Mali's military, unhappy with the new government announced by the transitional authorities, arrested the transitional president, Bah Ndaw, and the prime minister, Moctar Ouané, on Monday in a coup that has shaken the country, which has been mired in a deep crisis for years. The capital, which along with Mali saw its fourth coup since independence in August 2020, nevertheless presented an air of relative normality on Monday night. "I can confirm that Goïta's men came for me and took me to the president's house, which is not far from my residence," Ouane said in a brief telephone conversation with AFP, referring to Mali's strongman, Colonel Assimi Goïta, the current vice president of the transition. Afterwards, the two heads of the transitional executive were escorted to the Kati military base, some 15 kilometres from the capital, where a senior military official corroborated their presence.
These events came just hours after the announcement of a new government, still dominated by the military, but from which officers close to the junta that took power after the August 2020 coup, of which Assimi Goïta was the leader, have been removed. Within weeks, the colonels had installed transitional authorities, including a president, Bah Ndaw - a retired military officer - and a government led by Moctar Ouane, a civilian. Reluctantly, and under pressure from the international community, they agreed to hand over power to elected civilians after 18 months, rather than the three years they considered necessary. The big question was what place would be given to the military, especially those close to the former junta.
The case of Mali exemplifies the risks and challenges posed by the integration of armed groups in the Sahel. The formation of new groups in Mali has worsened the social and security crisis, prompting the creation of ethnic-communal self-defence militias that have become radicalised and directly attack civilians. From 2016 to 2020, the situation worsened until, in 2020, instability and insecurity together with the economic devastation caused by the coronavirus pandemic provoked a political crisis that culminated in the coup d'état against former Malian president Ibrahim Boubacar Keita on 18 August, who was charged with leading the transitional period set at 18 months.
Following the 18 August coup, the transitional President Ndaw was appointed at the end of September last year. He replaced the military junta called the National Committee for the Salvation of the People, which was subsequently dissolved but whose members were appointed as the transitional government and which was charged with leading the transitional period. In the face of growing political and social protest, the prime minister resigned ten days ago and was immediately reinstated by transitional president Ndaw, tasked with forming an inclusive team. On 14 May, Ndaw dissolved the first transitional government and charged his prime minister Ouané with forming a new, more inclusive government to integrate representatives of different political parties and civil society.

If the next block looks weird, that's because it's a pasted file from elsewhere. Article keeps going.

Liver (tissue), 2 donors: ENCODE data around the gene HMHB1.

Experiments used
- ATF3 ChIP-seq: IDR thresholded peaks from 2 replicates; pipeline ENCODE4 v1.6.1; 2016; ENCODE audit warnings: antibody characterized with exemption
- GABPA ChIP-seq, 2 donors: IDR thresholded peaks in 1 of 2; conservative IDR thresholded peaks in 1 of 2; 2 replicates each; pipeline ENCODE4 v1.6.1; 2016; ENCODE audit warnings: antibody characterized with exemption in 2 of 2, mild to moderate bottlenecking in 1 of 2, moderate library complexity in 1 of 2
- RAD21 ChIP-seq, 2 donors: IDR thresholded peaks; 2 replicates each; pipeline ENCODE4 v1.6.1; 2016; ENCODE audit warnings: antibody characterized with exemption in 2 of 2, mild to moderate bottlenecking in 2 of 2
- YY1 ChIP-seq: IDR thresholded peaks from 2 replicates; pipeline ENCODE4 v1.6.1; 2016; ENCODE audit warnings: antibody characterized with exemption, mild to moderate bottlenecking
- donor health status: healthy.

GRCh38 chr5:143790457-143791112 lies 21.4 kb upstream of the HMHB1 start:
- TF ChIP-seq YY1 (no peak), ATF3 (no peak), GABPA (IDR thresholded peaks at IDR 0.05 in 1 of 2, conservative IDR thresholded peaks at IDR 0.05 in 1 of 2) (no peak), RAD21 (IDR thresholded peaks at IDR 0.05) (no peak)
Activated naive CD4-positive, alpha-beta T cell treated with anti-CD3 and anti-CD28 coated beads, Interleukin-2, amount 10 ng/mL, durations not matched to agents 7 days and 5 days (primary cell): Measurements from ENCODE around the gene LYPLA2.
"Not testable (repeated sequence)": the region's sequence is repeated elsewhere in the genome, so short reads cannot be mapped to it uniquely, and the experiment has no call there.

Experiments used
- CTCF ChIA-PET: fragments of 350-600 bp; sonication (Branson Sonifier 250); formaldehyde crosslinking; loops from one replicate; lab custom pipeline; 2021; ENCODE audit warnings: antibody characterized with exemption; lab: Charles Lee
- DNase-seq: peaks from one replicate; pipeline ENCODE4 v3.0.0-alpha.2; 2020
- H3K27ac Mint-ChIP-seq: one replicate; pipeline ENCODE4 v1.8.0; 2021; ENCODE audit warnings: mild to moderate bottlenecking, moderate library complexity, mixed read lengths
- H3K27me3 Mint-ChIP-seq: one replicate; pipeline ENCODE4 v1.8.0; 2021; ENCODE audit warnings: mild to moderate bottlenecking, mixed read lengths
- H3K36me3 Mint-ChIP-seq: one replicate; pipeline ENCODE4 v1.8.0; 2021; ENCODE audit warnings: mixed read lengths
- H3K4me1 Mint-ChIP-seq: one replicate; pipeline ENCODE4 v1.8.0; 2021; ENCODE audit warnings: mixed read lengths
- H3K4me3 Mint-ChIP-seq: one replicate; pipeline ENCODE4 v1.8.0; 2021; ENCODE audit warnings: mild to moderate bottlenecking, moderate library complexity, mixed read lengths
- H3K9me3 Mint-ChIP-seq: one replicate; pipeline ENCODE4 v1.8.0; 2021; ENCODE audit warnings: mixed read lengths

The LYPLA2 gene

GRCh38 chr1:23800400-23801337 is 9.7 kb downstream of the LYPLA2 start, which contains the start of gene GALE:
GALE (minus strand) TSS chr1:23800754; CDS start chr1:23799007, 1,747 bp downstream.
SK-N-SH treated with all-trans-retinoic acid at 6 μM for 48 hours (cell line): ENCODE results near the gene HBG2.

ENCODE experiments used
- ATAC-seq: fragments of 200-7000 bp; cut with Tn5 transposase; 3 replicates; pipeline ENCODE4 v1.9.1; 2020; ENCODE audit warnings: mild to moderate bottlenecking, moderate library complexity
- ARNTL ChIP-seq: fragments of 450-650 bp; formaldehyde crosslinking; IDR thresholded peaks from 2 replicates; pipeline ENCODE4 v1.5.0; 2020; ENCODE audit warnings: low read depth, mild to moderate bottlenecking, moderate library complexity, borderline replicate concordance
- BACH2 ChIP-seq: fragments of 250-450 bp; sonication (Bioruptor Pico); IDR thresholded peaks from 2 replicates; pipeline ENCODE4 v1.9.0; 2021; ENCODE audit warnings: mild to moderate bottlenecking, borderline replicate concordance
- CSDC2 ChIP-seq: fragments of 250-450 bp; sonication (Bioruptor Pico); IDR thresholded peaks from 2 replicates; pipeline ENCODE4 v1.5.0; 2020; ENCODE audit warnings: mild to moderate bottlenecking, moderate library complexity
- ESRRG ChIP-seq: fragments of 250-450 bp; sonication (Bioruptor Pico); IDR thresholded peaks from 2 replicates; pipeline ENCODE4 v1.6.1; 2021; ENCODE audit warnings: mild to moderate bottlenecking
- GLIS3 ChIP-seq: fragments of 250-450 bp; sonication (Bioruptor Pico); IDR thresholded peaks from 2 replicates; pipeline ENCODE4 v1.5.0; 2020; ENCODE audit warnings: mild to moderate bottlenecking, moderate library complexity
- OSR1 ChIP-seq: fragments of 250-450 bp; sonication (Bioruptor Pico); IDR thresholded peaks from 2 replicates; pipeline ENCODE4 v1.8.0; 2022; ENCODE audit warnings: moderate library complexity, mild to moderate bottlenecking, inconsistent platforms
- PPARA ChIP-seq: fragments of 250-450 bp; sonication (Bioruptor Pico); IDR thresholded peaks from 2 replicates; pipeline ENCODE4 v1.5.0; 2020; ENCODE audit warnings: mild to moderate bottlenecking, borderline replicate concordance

In the government announced by the transitional presidency, the military continues to hold the ministries of Defence, Security, Territorial Administration and National Reconciliation. But among the changes announced in a communiqué read out on public radio and television, two members of the former junta, Colonels Sadio Camara and Modibo Kone, are leaving their respective defence and security portfolios. They have been replaced by Generals Souleymane Doucoure and Mamadou Lamine Ballo, respectively. The new government also welcomes - in Education and Land Affairs - two ministers who are members of the Union for the Republic and Democracy (URD), the main political force of the 5-Jun Movement (M5), the collective that led the protest that led to the overthrow of President Keïta.
In mid-April, the transitional authorities announced that they would hold a referendum on the long-promised constitutional review on 31 October and set a date of February-March 2022 for presidential and legislative elections, after which they would hand over power to civilian leaders. But doubts remain about their ability to deliver, especially in the face of continuing jihadist and other violence, renewed political protests and growing signs of social discontent. Mali, a country of 19 million people, and its neighbours Niger and Burkina Faso are caught in a maelstrom of jihadist, inter-communal and other violence that has left thousands dead and hundreds of thousands displaced.
The UN mission in Mali, the Community of West African States (ECOWAS), the African Union, France, the United States, the United Kingdom, Germany and the European Union affirmed in a joint communiqué "their strong support for the transitional authorities" and called for the transitional process to get back on track to meet the agreed 18-month deadline. They rejected in advance any fait accompli, including a possible forced resignation of the detained leaders.